arithmetic sequence: 3, 10, 17, 24, 31, 38

The
common difference

*d*is 7 since 10 – 3 = 7, 17 – 10 = 7, 24 – 17 = 7, 31 – 24 = 7 and 38 – 31 = 7.
Infinite
arithmetic sequence: 6, 3, 0, -3, -6, -9, ….....

The
common difference

*d*is -3 since 3 - 6 = -3, -3 - 0 = -3, -6 - (-3) = -3, -9 - (-6) = -3 and so on.**Example:**In an arithmetic sequence, the first term is 8 and the common difference is -2. What are the first 6 terms of the sequence and what is the 29

^{th}term?

To
solve this problem we start with 8 and add the common difference to
each term thereafter until we get all 6 terms.

Therefore,

*a*

_{1}= 8,

*a*

_{2}= 8 – 2 = 6,

*a*

_{3 }= 6 – 2 = 4,

*a*

_{4}= 4 – 2 = 2,

*a*

_{5}= 2 – 2 = 0,

*a*

_{6 }= 0 – 2 = -2

The
first 6 terms in the series are 8, 6, 4, 2, 0, -2.

To
find the 29

^{th}term in the sequence, we use the formula to find the*nth*term in a sequence. Substitute 29 for*n*in the formula*a*_{n}_{ }=*a*_{1}+ (*n*– 1)*d*to get*a*

_{29 }= 8 + (29 – 1)(-2)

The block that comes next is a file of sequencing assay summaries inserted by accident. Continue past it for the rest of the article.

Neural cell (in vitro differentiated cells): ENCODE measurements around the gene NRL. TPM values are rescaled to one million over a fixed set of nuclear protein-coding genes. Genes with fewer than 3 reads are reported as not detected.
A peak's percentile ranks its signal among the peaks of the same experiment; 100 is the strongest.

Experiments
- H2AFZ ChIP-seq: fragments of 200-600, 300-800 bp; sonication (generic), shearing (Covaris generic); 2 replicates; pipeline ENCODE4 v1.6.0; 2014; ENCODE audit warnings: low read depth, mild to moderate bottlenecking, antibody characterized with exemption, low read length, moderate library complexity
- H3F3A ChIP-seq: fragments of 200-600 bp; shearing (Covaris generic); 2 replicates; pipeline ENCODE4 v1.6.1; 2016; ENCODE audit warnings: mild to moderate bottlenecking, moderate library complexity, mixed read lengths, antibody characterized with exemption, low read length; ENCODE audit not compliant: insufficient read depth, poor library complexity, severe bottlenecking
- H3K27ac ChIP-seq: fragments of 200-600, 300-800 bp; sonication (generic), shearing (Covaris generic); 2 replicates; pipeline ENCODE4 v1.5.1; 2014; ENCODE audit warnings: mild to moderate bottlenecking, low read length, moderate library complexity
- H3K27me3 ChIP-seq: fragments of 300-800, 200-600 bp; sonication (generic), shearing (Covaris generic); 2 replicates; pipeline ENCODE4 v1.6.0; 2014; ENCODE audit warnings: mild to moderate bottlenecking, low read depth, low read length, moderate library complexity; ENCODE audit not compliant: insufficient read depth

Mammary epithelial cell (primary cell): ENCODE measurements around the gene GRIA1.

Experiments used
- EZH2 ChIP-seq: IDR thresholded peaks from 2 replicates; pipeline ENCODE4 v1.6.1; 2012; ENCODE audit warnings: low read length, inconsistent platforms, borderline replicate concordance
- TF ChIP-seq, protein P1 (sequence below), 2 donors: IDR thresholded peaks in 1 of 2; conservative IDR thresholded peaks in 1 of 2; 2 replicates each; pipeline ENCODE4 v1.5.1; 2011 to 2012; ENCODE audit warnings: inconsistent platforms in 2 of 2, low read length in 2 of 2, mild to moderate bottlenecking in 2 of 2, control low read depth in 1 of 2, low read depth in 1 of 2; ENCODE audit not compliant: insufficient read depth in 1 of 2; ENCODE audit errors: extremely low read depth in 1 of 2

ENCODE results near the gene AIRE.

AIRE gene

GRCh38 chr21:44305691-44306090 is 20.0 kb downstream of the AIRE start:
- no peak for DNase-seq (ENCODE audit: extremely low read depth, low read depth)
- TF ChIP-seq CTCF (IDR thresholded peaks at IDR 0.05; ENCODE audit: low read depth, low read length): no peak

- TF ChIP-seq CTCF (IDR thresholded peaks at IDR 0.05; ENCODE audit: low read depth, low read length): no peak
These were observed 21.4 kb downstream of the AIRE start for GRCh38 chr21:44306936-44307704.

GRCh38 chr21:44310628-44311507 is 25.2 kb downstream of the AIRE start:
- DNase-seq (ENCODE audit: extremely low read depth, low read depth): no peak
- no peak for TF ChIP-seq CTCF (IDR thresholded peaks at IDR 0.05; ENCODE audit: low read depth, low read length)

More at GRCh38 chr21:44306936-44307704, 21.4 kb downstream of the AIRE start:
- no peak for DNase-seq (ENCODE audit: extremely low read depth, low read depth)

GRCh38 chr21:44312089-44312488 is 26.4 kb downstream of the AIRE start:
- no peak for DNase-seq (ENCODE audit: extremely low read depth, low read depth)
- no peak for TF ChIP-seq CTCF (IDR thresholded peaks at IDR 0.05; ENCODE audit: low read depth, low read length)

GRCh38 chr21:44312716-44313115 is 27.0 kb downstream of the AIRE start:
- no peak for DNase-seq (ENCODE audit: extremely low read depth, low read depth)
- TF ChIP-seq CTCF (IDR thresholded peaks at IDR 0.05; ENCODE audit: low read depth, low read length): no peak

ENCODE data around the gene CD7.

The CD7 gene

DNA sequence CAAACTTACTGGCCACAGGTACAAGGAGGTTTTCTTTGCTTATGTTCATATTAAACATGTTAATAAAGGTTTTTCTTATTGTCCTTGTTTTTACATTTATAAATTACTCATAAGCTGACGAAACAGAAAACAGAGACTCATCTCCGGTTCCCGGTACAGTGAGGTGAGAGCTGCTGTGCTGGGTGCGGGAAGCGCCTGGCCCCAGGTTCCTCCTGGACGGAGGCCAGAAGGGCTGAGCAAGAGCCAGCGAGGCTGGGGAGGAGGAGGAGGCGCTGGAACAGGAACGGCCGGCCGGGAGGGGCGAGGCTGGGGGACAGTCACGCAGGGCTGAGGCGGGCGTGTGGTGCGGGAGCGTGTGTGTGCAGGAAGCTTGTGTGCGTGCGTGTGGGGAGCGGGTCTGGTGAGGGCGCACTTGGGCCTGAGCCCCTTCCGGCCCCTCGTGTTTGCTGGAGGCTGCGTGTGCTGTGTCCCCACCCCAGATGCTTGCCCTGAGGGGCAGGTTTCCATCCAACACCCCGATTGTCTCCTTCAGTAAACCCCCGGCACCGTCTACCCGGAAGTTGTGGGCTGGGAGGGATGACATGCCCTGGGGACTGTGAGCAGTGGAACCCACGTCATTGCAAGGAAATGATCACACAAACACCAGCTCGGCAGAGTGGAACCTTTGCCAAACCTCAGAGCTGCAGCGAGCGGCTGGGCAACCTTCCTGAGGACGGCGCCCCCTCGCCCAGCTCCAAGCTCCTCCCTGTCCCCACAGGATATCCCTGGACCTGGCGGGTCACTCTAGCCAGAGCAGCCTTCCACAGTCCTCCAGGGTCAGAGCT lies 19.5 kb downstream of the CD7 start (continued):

*a*

_{29}= 8 + (28)(-2)

*a*

_{29}= 8 – 56

*a*

_{29}

*= -*48

**Example:**The first 4 terms of an arithmetic sequence are 4, 10, 16 and 22. What is the 95

^{th}term?

To
solve this problem we have to find the common difference between each
term. Since

*a*_{1}= 4 and*a*_{2}*=*10, the common difference is 10 – 4 = 6.
Now
we use the formula

*a*_{n}_{ }=*a*_{1}+ (*n*– 1)*d*and substitute 95 for*n*and 6 for*d*and solve for*a*_{n }to get*a*

_{95}= 4 + (95 – 1)(6)

*a*

_{95}= 4 + 94(6)

*a*

_{95}= 4 + 564

*a*

_{95}

^{ }= 568

Sometimes
we don't know the first several terms of a sequence. Maybe we know
the first term and the 30

^{th}term and we need to find the 15^{th}term. How do we approach such a problem?
First,
we have to determine the common difference by substituting the value
of the 30

^{th}term for an, the value of the first term for*a*_{1 }and 30 for*n*into the formula*a*_{n}_{ }=*a*_{1}+ (*n*– 1)*d.***Example:**The first term of an arithmetic sequence is 6 and the 45